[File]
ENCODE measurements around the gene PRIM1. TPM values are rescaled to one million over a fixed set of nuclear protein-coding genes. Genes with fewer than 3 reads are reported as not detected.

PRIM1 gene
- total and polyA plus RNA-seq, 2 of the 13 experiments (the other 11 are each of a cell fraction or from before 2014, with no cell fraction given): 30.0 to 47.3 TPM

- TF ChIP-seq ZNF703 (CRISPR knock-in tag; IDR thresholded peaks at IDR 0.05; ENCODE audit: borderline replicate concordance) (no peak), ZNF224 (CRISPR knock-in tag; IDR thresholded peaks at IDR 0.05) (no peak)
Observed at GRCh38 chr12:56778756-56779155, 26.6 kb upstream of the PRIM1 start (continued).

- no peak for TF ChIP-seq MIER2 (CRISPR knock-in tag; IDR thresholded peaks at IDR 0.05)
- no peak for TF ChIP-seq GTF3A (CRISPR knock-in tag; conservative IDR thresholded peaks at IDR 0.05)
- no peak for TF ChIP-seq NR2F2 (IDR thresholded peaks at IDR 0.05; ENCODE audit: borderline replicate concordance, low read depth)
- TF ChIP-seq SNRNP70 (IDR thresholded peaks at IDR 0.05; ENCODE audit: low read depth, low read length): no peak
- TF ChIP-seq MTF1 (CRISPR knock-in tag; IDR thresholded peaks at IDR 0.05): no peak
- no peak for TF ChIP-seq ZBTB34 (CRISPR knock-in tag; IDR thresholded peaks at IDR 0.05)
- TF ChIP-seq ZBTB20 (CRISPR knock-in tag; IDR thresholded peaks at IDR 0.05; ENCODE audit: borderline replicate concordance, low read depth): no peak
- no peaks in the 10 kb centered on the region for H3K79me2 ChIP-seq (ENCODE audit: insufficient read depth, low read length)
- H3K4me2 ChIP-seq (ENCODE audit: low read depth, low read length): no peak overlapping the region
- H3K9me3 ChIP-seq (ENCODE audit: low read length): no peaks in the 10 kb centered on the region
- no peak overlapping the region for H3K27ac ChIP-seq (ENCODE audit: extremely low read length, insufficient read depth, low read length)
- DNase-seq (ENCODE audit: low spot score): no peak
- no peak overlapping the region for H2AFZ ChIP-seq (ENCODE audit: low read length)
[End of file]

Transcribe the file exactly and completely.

ENCODE measurements around the gene PRIM1. TPM values are rescaled to one million over a fixed set of nuclear protein-coding genes. Genes with fewer than 3 reads are reported as not detected.

PRIM1 gene
- total and polyA plus RNA-seq, 2 of the 13 experiments (the other 11 are each of a cell fraction or from before 2014, with no cell fraction given): 30.0 to 47.3 TPM

- TF ChIP-seq ZNF703 (CRISPR knock-in tag; IDR thresholded peaks at IDR 0.05; ENCODE audit: borderline replicate concordance) (no peak), ZNF224 (CRISPR knock-in tag; IDR thresholded peaks at IDR 0.05) (no peak)
Observed at GRCh38 chr12:56778756-56779155, 26.6 kb upstream of the PRIM1 start (continued).

- no peak for TF ChIP-seq MIER2 (CRISPR knock-in tag; IDR thresholded peaks at IDR 0.05)
- no peak for TF ChIP-seq GTF3A (CRISPR knock-in tag; conservative IDR thresholded peaks at IDR 0.05)
- no peak for TF ChIP-seq NR2F2 (IDR thresholded peaks at IDR 0.05; ENCODE audit: borderline replicate concordance, low read depth)
- TF ChIP-seq SNRNP70 (IDR thresholded peaks at IDR 0.05; ENCODE audit: low read depth, low read length): no peak
- TF ChIP-seq MTF1 (CRISPR knock-in tag; IDR thresholded peaks at IDR 0.05): no peak
- no peak for TF ChIP-seq ZBTB34 (CRISPR knock-in tag; IDR thresholded peaks at IDR 0.05)
- TF ChIP-seq ZBTB20 (CRISPR knock-in tag; IDR thresholded peaks at IDR 0.05; ENCODE audit: borderline replicate concordance, low read depth): no peak
- no peaks in the 10 kb centered on the region for H3K79me2 ChIP-seq (ENCODE audit: insufficient read depth, low read length)
- H3K4me2 ChIP-seq (ENCODE audit: low read depth, low read length): no peak overlapping the region
- H3K9me3 ChIP-seq (ENCODE audit: low read length): no peaks in the 10 kb centered on the region
- no peak overlapping the region for H3K27ac ChIP-seq (ENCODE audit: extremely low read length, insufficient read depth, low read length)
- DNase-seq (ENCODE audit: low spot score): no peak
- no peak overlapping the region for H2AFZ ChIP-seq (ENCODE audit: low read length)